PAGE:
(ST. JOSEPH, Mo.) -- One year ago this week it was the St. Joseph School District turning a new page with the first days at work for then-new superintendent Doug Van Zyl.
Fast forward to today and one year in and Van Zyl is not sitting down on the job. He says the district has made progress in getting out of the shadows of the past, but is still a work in progress.
"We have to continue to do the right things for our staff and our community and move forward," Van Zyl said. "If we hold on to that baggage we're just anchored in the past rather than moving forward."
Van Zyl stepped in just after the board of education made more than $7 million in budget cuts which included the closure of two elementary schools.
More cuts were planned, but under Van Zyl's leadership, the district passed a tax levy increase that will bring in about $7 million per year over the next five years.
"Everything was out there for people to see where those dollars were going to go," he said. "That's what people asked us to do. Put a sunset on it, put a plan in place that we can see and understand and then come and talk to us about it."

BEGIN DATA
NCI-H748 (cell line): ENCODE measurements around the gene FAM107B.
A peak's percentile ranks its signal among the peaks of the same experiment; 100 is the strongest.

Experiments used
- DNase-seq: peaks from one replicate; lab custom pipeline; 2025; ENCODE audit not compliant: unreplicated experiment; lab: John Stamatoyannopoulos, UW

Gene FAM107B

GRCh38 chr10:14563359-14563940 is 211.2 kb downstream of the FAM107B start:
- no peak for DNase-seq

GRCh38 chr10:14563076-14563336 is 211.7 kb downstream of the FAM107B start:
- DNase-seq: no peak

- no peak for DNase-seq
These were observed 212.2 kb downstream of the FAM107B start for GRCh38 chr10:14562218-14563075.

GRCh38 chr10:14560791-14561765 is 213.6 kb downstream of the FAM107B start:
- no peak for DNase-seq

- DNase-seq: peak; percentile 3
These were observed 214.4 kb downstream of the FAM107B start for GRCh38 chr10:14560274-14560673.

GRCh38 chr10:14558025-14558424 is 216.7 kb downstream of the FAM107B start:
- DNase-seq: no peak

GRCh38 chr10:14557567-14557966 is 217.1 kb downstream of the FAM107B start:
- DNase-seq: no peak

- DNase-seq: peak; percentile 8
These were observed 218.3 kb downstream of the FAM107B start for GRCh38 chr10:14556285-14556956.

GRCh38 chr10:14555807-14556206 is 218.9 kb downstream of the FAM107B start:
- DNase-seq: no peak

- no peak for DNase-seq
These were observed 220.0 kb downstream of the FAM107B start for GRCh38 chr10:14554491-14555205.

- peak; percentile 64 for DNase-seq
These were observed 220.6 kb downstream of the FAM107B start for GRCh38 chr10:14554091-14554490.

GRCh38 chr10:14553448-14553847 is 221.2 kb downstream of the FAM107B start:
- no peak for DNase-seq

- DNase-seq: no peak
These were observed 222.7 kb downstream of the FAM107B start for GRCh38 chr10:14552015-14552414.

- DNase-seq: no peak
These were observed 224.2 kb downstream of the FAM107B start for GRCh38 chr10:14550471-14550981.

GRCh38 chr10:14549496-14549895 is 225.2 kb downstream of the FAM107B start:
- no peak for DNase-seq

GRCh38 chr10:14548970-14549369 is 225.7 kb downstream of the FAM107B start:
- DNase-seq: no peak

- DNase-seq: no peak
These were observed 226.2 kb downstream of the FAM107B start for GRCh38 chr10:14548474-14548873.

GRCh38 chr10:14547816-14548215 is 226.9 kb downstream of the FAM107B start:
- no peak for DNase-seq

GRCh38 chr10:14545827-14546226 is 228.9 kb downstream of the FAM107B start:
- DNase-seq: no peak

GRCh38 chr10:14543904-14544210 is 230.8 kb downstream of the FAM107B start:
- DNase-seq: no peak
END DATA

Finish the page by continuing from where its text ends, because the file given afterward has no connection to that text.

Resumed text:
Other than the financial issues--which have been big--Van Zyl says there are a lot of other items on his radar that he would like to address.
"The things that people want to change, whether it's discipline, bullying, some improvements in academics, those things don't happen in just a day. It takes some time," he said.
Facility consolidation and teacher retention are other big issues for the future. However, Van Zyl says he would like to see students, teachers and staff celebrate and be proud of the district they have.
"Our community does a great job of rallying in crisis," Van Zyl said. "What I think we need to do now is just remember that is how we should act everyday. Why should we wait for a crisis or wait for there to be a negative issue for us to rally around when we should be rallying around and supporting each other on a regular basis."
Van Zyl said he is also proud of the school district's new partnership with Metropolitan Community College in taking over much of the programming at the Hillyard Technical Center to help teach and train people to enter the workforce.
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